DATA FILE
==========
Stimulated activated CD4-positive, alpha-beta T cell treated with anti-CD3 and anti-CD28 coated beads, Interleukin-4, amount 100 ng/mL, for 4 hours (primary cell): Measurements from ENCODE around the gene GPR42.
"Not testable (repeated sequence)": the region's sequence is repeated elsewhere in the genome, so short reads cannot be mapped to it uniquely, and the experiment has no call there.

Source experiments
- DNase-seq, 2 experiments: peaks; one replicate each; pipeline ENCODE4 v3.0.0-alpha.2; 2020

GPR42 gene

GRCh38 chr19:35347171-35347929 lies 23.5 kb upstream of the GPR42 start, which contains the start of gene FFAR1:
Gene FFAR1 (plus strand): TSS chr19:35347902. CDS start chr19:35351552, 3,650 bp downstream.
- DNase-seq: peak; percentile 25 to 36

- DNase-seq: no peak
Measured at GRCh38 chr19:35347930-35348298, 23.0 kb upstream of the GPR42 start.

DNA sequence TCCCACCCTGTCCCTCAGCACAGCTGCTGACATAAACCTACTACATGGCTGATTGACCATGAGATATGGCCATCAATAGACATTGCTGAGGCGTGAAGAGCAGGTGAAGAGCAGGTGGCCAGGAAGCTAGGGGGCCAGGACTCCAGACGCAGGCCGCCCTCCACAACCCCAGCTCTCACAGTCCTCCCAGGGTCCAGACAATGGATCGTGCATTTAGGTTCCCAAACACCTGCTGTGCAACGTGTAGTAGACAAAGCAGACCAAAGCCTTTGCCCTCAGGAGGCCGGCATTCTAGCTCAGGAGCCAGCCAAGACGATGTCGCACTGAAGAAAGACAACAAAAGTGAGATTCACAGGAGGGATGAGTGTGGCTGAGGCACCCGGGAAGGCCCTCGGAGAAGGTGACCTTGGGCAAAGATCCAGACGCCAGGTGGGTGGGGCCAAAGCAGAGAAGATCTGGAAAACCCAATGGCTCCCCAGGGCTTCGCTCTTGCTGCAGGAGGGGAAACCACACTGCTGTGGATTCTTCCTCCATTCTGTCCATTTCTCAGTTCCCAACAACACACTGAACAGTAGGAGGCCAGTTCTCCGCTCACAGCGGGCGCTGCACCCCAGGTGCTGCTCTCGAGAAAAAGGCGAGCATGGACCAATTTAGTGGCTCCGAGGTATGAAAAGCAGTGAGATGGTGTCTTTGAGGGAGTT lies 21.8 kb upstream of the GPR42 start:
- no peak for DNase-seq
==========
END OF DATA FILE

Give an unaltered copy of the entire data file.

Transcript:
Stimulated activated CD4-positive, alpha-beta T cell treated with anti-CD3 and anti-CD28 coated beads, Interleukin-4, amount 100 ng/mL, for 4 hours (primary cell): Measurements from ENCODE around the gene GPR42.
"Not testable (repeated sequence)": the region's sequence is repeated elsewhere in the genome, so short reads cannot be mapped to it uniquely, and the experiment has no call there.

Source experiments
- DNase-seq, 2 experiments: peaks; one replicate each; pipeline ENCODE4 v3.0.0-alpha.2; 2020

GPR42 gene

GRCh38 chr19:35347171-35347929 lies 23.5 kb upstream of the GPR42 start, which contains the start of gene FFAR1:
Gene FFAR1 (plus strand): TSS chr19:35347902. CDS start chr19:35351552, 3,650 bp downstream.
- DNase-seq: peak; percentile 25 to 36

- DNase-seq: no peak
Measured at GRCh38 chr19:35347930-35348298, 23.0 kb upstream of the GPR42 start.

DNA sequence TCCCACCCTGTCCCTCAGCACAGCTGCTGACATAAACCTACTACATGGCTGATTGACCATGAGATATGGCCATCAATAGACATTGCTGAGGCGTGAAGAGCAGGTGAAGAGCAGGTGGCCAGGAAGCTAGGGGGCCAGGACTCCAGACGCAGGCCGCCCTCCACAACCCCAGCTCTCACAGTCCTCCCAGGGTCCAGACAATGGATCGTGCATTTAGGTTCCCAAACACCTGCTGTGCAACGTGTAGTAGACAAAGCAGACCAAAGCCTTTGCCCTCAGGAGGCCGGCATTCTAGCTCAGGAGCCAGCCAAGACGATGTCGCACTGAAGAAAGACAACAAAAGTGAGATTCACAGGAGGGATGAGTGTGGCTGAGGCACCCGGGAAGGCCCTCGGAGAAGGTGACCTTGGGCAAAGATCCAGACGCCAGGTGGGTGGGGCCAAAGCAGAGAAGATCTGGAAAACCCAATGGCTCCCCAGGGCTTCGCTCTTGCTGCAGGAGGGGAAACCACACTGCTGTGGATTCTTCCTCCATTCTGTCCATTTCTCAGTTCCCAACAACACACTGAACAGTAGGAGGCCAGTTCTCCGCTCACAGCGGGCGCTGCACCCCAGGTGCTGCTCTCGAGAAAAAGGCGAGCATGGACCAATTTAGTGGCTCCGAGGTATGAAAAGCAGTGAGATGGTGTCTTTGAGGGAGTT lies 21.8 kb upstream of the GPR42 start:
- no peak for DNase-seq